A Nottingham landlord has spoken of how a once no-go area of the city was transformed by the community to become the thriving high street it is now.
Anyone leaving the city centre to the north will know of the hustle and bustle along Mansfield Road, with its longstanding history of retail and restaurant offers.
But the major route has a distinctive charm once you enter Sherwood, which can be put down to a colourful variety of businesses, many of which award-winning.
In recent years, the area has boomed with new ventures and during the pandemic it has been a lifeline to its neighbours.
The chief executive of Sherwood Business Centre, which owns a number of units in the main shopping area, said it was the work of dedicated residents and tenants who helped turn it around.
Mike Douglas first came to Sherwood in 1993 and ran a mobile phone dealership in one of the buildings he now owns.
At the time, the area was not considered safe despite a good community.
Mike said: “There was once a quite dark period in Sherwood – I remember it being referred to as something like ‘the bleak mile’ in the newspapers around the late 90s, and there was a picture showing all the businesses that had been broken in to.
“It was horrible, there were a few phone shops at the time and there were six ramraids in as many months.”
The IT and communications professional who runs a number of his own businesses, looked at where he could use his knowledge.
“When things were bad in Sherwood I became a trustee of Notts Watch and got involved with putting up a whole network of CCTV cameras with the council that we routed back to our base instead of the police having to pay outside organisations to do the same thing.
“Things got a lot better in the area and because it is such a main route, it made such a difference and it’s something I’m so proud of.”
Mike’s business VISAV went on to develop the Neighbourhood Alert message system to complement the existing Neighbourhood Watch service in the area.
Since its conception Neighbourhood Alert is now used by 37 police, fire and rescue, local authority, utility and national organisations throughout the UK.
But neighbourhood responsibility continued in Sherwood, as Mike also spoke about the work residents did to maintain free parking in the area saying it “helped maintain that independent feel”.
He also explained how investment of time and care, as well as money, is what has helped turn Sherwood into what it is today.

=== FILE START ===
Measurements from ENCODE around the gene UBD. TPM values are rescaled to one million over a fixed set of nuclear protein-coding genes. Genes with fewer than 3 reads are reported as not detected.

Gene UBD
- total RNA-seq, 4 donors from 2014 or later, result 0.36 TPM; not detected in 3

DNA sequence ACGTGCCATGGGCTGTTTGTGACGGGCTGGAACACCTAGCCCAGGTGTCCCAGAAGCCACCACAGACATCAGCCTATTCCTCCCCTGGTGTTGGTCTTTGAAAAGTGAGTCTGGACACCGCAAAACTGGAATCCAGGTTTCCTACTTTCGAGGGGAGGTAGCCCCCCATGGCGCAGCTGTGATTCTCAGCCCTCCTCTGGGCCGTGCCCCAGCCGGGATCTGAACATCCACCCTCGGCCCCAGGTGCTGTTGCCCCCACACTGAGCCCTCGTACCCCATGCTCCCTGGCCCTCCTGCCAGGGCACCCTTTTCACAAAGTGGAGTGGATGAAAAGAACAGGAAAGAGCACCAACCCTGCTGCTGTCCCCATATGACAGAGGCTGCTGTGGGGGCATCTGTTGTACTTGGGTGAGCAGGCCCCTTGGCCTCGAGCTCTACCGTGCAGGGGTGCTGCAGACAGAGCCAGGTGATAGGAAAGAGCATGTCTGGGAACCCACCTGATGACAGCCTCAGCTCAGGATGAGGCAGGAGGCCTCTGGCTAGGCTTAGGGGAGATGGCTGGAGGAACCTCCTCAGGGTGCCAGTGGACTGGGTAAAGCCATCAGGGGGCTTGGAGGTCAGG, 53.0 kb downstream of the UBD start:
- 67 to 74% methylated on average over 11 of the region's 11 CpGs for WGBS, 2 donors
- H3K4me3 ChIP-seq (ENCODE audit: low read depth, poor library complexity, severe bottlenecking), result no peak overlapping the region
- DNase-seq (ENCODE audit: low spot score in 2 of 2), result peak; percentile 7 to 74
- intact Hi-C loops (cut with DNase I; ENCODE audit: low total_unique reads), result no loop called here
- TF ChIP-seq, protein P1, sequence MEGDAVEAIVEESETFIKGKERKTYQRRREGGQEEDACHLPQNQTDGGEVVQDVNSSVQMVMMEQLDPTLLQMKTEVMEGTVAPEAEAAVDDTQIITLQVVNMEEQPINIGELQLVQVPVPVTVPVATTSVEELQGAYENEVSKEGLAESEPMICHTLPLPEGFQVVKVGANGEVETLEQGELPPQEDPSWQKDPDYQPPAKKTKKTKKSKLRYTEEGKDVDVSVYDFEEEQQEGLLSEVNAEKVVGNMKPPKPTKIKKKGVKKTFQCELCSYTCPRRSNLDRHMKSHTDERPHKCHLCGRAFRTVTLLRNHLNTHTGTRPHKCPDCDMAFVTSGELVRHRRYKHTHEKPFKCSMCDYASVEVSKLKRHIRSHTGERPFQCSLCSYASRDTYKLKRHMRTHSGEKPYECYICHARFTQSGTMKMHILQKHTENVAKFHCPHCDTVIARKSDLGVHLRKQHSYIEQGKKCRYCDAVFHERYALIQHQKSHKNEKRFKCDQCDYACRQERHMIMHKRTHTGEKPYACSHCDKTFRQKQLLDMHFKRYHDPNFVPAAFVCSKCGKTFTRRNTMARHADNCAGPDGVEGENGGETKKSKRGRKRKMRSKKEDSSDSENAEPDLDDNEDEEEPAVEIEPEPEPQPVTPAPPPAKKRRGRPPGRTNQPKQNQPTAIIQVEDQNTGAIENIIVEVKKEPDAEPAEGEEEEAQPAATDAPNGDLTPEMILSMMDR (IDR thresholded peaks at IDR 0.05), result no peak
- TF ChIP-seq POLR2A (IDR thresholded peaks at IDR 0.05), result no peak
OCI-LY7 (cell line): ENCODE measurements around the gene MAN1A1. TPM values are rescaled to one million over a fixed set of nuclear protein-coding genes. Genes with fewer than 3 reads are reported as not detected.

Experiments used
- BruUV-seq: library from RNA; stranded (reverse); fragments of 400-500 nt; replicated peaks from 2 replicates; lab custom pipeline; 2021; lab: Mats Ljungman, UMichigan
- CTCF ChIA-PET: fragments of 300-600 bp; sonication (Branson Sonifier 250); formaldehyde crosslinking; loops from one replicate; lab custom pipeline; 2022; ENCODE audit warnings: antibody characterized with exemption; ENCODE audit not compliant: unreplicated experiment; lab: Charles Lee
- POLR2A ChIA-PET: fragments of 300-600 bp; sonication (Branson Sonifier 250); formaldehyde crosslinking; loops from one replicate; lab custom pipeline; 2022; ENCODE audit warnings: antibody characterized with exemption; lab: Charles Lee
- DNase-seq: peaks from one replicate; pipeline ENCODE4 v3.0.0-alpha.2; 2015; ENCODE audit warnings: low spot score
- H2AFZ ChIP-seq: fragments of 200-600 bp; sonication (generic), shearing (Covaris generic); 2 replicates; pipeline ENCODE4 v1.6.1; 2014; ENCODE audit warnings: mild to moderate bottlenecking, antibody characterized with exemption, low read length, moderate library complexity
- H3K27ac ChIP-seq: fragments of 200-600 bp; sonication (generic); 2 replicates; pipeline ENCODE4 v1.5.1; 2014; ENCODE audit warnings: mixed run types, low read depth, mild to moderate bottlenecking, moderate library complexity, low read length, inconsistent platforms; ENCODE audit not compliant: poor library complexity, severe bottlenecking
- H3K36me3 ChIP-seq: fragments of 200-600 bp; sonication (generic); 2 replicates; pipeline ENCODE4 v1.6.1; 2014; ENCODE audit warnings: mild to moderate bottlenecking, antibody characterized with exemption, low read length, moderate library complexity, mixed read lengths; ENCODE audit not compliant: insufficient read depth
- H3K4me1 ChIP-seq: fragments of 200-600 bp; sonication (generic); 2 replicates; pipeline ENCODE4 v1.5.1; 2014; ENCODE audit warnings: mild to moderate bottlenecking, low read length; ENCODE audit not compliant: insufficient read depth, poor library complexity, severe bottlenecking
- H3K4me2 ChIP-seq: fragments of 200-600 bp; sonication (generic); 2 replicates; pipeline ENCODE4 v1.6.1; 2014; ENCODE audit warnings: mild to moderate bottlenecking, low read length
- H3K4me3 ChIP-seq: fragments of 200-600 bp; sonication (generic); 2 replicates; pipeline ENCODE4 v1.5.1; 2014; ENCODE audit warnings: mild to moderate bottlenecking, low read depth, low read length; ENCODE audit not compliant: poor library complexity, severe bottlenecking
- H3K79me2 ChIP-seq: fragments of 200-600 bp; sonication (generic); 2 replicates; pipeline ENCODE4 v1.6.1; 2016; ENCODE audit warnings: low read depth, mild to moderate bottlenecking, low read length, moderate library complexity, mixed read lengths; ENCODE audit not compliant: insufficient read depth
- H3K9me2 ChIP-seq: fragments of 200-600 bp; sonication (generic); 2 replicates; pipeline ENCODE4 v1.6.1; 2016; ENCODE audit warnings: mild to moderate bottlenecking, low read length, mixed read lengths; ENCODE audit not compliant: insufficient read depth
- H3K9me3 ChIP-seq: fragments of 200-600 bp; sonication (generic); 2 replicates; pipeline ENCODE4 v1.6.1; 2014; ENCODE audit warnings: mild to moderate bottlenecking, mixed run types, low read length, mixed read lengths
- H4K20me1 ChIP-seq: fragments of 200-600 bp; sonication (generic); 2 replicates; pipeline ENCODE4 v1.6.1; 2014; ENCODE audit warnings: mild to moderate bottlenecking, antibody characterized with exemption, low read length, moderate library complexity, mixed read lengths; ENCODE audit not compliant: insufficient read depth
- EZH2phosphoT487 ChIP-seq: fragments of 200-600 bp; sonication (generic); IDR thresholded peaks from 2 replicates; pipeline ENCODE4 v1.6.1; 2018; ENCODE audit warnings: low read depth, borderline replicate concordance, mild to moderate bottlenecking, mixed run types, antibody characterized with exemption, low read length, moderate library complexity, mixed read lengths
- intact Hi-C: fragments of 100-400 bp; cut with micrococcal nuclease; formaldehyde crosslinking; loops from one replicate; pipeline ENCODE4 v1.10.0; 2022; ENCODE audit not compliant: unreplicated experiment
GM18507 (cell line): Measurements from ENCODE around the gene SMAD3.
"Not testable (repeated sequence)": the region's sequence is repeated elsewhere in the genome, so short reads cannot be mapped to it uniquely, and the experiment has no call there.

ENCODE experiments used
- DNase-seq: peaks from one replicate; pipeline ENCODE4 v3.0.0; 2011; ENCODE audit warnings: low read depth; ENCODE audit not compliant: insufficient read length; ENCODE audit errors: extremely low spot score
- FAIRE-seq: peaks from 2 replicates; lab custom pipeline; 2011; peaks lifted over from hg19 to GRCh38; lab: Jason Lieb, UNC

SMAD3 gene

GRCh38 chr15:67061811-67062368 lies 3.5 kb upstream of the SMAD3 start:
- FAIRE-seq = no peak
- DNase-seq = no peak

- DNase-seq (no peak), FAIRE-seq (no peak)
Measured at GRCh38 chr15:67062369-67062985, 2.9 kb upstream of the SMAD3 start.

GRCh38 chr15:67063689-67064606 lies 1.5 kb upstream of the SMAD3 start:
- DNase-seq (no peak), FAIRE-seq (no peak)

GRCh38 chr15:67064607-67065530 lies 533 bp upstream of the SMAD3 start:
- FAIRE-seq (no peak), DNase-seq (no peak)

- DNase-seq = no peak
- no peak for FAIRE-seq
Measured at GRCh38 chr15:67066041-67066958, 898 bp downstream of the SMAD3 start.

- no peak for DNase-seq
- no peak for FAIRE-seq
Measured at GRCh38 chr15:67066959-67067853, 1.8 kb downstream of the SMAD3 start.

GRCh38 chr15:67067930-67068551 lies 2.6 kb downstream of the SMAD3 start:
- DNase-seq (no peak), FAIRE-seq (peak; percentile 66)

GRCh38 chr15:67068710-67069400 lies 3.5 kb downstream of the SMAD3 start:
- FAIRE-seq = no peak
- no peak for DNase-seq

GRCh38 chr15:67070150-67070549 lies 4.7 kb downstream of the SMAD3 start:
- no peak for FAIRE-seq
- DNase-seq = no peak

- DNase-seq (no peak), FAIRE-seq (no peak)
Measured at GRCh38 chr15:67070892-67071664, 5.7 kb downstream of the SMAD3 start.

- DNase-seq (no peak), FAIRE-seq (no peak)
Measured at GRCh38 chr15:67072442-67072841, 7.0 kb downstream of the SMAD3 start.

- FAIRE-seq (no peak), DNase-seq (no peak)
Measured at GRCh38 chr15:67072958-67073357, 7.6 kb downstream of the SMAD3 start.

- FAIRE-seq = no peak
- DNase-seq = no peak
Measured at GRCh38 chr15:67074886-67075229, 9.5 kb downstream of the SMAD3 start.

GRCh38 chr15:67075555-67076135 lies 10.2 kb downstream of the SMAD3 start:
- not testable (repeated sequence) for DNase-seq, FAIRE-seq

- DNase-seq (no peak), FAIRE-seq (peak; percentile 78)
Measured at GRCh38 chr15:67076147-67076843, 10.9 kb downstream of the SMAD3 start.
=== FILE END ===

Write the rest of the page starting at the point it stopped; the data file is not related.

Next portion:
“If you invest and raise an area through simple things like litter picking, it validates the area,” he said.
“But people have to see you doing it, and I know we in Sherwood act whenever there is litter or graffiti.
“I wanted to get rid of shutters – you don’t need shutters in Sherwood, because that can drive an area down too.
“We have two economies, day and night and it shows confidence in both those businesses.”
The Sherwood Business Centre has also steadily grown its empire of tenants, but always with the community in mind.
From the initial purchase of the building at 616 Mansfield Road, where Mike had first rented the space for his phone business, he has since purchased 618 and just recently 620.
Along with his wife Lisa, Mike aims to instill his business and community ethos through the tenants he works with.
“When I took on that first building I was told this area would be a goldmine one day,” he said.
“The tenants have all changed so many times but I remember them all.”
Businesses include the former Salad Days greengrocers which has since been taken over by Corner Stone Pizza, 1st Class Nails & Beauty salon, and Karen’s Barber Shop.
Mike also spoke of the success of bringing in a shipping container for what became the Kiosk Café, Corner Stone’s first home and later The Little Brickhouse Café.
“It was the Kiosk owner that mentioned the idea of the container and it became a real feature on the corner,” Mike said.
“Karen from the barbers has gone from strength to strength and Corner Stone is just a great business – it’s all opened my eyes. We’ve built a community.
“They are all fantastic tenants.”
While Mike has other plans in the pipeline, he says his main priority is keeping the balance of what makes Sherwood special.
“You just have to take responsibility for your area and we’re all Sherwood through and through.
“When it comes to new tenants, it’s not about the money, it’s striking the right balance and finding the right fit, what’s best for Sherwood.
“I’d be concerned if any of the larger businesses closed like our Wilko or Boots, because nothing else can afford to take on those rents.
“It’s important to keep shopping local even at these sites, because one drop in footfall could have a massive impact and change the whole dynamic.”
Speaking about the pandemic, which has forced many Sherwood businesses to close, Mike added: “I am a perpetual optimist but I know people are hanging on – I feel thankful for not being in the city centre where it has been tougher.”